This is article was written 2005 and needs updating.
CMT1A is an ideal candidate for potential new therapy.
J.D. Griffith MS
Potential Treatment for CMT1A
A recently identified, naturally occurring process, RNA interference (RNAi) or gene silencing, may hold the potential for treatment of the most common form of Charcot-Marie-Tooth (CMT) disease, CMT1A.The symptoms of most genetic diseases are caused by a problem in the DNA of a gene that codes for a product whose lack of functionality or absence results in disease. Until recently, the search for gene therapies to cure Charcot-Marie-Tooth disease and other genetic disease focused on the introduction of helpful genes (DNA) into cells to produce functional products to replace the faulty disease causing ones. CMT1A, however, is not caused by a faulty gene, but by too much of a good gene (3 copies of the gene instead of two, as a consequence of a duplication on chromosome 17), which results in an excess of the protein, peripheral myelin protein 22 (PMP22).
RNA interference (RNAi) or gene silencing, is emerging as a potential new therapy to fight disease by turning down the production of a specific protein (PMP22 in CMT1A). In 2002, the magazine, Science, named RNA interference the scientific breakthrough of the year. Harnessing this natural process may offer hope for CMT1A (the most common type). At least one major university laboratory is working on RNA interference and CMT1A and the therapy is moving up on the short list of one biotech company.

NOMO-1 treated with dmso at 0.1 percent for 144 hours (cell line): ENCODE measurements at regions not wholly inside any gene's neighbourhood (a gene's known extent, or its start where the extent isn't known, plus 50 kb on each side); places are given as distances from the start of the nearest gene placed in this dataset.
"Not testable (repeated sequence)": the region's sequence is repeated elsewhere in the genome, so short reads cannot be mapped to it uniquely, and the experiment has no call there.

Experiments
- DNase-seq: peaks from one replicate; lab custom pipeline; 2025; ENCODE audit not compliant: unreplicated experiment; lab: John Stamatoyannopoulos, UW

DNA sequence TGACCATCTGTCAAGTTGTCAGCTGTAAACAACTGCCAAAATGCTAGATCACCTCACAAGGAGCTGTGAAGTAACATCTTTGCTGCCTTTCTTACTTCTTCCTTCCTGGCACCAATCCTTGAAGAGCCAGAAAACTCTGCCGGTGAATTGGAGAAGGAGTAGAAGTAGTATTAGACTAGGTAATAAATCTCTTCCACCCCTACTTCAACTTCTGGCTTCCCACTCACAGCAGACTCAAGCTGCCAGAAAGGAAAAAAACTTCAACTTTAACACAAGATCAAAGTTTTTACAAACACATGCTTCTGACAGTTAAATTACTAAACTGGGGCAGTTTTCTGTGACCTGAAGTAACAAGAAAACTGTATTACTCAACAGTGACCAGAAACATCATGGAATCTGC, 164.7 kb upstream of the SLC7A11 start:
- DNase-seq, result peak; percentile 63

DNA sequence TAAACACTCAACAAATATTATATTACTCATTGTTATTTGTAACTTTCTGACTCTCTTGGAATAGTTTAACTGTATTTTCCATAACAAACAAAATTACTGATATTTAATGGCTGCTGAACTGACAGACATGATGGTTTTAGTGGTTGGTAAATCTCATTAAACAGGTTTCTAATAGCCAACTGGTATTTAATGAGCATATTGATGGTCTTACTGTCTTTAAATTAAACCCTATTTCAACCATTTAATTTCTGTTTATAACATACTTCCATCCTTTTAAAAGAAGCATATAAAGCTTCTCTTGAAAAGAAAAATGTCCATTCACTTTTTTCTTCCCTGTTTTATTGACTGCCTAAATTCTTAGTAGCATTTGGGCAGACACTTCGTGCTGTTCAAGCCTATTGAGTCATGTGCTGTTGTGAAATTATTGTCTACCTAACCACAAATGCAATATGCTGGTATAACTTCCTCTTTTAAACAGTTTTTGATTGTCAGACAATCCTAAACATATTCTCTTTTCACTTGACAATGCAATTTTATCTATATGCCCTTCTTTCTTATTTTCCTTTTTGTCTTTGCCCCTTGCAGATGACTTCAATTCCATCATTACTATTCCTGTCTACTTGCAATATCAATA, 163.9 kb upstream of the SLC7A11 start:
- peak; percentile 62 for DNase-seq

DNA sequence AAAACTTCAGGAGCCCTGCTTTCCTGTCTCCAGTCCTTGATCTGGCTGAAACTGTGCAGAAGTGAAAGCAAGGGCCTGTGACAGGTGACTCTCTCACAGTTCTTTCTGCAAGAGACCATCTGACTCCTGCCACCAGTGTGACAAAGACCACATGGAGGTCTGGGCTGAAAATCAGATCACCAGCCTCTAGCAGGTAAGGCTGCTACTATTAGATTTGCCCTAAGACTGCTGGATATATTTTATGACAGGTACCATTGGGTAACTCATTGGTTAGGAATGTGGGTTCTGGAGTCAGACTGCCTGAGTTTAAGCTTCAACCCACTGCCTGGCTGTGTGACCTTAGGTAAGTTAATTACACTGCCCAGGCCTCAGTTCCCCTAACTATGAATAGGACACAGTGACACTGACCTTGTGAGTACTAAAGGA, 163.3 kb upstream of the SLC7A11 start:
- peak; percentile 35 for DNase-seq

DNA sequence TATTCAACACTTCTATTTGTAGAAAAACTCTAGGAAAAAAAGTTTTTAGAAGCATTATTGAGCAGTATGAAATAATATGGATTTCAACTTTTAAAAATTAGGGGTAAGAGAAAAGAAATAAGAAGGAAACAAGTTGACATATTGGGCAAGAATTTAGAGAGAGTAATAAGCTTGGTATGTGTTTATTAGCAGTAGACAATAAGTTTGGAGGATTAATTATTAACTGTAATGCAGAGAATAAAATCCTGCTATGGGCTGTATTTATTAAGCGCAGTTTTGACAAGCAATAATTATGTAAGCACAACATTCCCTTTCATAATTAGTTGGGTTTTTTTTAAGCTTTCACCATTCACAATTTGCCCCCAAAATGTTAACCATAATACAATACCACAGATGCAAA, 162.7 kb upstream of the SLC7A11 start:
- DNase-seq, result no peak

RNA interference is a variation on a theme called antisense that emerged amid much fanfare in the late 1980s. This therapy, which is still viable, can turn off or turn down the protein production of a specific gene. As a result, antisense therapy was billed as the “magic bullet” to cure many diseases. The leader in this technology, Isis Pharmaceuticals, has one antisense product on the market and seven more in clinical trials. For a review of genetics, antisense and Isis, go